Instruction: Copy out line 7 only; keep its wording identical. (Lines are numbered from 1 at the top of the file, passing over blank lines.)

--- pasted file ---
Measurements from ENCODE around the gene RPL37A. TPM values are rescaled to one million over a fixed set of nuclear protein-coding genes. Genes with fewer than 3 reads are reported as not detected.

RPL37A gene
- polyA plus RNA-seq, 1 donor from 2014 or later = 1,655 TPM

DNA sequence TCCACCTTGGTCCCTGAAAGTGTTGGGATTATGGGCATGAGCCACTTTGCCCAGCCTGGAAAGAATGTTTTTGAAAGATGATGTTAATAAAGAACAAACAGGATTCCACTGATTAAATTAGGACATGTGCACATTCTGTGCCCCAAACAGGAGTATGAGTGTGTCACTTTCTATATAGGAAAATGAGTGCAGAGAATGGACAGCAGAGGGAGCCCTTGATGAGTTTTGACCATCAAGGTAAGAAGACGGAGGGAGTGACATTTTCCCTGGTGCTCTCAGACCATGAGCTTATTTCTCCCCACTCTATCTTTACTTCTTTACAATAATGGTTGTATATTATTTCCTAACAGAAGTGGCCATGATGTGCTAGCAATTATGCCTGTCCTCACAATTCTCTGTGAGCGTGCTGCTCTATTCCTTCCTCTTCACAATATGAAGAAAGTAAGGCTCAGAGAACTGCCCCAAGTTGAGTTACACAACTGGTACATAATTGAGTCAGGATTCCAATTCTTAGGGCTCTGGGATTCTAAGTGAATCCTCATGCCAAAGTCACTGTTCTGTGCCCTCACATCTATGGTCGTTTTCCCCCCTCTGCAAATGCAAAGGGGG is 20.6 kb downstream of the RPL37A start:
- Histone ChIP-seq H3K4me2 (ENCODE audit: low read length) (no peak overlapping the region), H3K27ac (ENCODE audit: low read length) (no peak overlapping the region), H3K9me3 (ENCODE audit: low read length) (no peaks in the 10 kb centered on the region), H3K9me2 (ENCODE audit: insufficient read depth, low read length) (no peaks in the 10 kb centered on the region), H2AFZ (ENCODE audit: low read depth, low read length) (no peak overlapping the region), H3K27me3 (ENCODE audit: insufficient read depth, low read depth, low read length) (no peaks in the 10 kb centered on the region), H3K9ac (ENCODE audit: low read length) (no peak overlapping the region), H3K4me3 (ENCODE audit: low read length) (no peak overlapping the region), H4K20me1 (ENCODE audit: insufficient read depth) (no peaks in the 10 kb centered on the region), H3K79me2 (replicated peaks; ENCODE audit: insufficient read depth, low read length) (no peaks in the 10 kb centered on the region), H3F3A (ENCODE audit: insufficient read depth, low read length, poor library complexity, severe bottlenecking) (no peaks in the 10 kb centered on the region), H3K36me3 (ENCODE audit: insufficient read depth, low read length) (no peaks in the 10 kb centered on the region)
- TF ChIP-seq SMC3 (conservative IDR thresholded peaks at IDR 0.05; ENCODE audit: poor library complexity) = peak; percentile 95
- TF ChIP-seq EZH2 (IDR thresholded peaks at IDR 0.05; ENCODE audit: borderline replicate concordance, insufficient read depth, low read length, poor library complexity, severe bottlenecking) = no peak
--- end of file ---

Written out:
- TF ChIP-seq EZH2 (IDR thresholded peaks at IDR 0.05; ENCODE audit: borderline replicate concordance, insufficient read depth, low read length, poor library complexity, severe bottlenecking) = no peak